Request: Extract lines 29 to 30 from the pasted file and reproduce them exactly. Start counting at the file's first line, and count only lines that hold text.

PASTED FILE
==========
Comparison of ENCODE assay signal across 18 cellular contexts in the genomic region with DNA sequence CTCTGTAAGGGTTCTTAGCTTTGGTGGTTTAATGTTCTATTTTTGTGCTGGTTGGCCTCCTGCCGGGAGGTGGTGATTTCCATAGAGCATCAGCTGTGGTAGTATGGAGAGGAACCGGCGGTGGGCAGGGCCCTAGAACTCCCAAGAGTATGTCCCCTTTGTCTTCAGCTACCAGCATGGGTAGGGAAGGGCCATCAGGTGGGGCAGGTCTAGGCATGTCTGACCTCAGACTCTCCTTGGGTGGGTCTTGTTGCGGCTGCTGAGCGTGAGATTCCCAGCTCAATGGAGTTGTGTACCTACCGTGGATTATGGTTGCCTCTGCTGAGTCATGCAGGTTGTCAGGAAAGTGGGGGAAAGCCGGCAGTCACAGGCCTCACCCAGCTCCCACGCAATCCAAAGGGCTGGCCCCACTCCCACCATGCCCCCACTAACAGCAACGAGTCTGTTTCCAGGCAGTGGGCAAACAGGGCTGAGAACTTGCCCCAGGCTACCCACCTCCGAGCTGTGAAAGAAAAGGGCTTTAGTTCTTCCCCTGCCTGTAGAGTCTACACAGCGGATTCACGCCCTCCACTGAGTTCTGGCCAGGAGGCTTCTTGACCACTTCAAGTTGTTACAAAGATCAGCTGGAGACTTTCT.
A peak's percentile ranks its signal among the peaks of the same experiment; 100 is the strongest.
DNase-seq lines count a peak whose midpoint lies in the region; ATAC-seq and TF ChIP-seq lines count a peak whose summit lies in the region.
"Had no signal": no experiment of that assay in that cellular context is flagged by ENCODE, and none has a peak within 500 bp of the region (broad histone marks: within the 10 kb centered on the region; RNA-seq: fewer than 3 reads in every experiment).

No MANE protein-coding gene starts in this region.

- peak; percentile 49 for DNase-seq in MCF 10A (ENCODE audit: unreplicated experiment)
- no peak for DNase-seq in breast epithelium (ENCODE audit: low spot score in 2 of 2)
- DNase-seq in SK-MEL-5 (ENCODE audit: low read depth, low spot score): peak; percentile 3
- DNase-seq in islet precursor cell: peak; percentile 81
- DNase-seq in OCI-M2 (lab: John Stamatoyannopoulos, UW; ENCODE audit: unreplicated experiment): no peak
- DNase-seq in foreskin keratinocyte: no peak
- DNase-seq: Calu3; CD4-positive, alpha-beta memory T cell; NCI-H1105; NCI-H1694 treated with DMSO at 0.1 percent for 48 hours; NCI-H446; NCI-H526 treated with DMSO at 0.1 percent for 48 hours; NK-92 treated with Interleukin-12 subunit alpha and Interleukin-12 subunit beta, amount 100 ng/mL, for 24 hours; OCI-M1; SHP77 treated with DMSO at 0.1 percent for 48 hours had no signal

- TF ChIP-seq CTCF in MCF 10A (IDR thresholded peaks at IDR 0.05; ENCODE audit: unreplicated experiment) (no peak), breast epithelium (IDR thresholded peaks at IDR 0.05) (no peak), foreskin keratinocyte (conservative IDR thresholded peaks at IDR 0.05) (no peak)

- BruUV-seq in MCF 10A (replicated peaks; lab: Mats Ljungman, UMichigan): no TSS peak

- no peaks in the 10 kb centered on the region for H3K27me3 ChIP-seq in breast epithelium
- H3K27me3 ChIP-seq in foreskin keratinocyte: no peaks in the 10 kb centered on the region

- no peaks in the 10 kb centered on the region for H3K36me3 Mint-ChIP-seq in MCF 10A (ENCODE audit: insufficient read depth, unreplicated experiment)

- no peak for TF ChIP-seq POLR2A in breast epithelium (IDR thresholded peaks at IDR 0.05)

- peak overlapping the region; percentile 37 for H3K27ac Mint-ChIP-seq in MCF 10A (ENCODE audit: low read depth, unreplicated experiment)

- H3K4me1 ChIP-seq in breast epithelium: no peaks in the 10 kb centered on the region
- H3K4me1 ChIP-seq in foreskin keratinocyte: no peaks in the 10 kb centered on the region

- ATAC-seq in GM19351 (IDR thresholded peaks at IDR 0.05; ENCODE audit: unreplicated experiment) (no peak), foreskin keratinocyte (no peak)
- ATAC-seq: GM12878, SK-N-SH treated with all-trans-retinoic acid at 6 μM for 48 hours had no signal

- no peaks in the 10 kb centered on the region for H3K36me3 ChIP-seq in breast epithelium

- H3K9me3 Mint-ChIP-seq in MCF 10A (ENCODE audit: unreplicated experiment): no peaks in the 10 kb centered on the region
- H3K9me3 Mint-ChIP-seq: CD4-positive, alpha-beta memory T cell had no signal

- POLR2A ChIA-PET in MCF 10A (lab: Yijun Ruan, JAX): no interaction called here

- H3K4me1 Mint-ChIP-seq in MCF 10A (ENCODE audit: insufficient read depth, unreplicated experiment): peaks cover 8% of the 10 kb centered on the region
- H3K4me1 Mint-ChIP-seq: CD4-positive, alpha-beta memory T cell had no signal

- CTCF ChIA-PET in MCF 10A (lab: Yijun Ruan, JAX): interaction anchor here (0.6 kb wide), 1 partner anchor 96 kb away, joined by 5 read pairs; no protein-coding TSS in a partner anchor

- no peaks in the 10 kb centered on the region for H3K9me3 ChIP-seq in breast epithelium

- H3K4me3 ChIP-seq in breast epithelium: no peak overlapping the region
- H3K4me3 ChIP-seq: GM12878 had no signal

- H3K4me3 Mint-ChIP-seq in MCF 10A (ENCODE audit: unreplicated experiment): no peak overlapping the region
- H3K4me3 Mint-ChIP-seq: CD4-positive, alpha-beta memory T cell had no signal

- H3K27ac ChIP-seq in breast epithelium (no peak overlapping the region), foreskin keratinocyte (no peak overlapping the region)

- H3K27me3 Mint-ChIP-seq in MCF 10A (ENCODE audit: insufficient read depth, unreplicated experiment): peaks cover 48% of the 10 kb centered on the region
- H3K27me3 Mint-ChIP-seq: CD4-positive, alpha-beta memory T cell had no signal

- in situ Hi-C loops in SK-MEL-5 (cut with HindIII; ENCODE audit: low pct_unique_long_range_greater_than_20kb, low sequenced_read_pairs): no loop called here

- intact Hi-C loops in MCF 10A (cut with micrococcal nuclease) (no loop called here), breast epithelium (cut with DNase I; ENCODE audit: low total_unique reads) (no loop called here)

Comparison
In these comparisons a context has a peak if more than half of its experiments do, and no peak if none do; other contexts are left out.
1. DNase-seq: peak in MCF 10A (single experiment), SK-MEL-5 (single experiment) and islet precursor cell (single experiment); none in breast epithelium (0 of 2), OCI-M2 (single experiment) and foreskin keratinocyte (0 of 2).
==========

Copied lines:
- H3K4me1 Mint-ChIP-seq: CD4-positive, alpha-beta memory T cell had no signal

- CTCF ChIA-PET in MCF 10A (lab: Yijun Ruan, JAX): interaction anchor here (0.6 kb wide), 1 partner anchor 96 kb away, joined by 5 read pairs; no protein-coding TSS in a partner anchor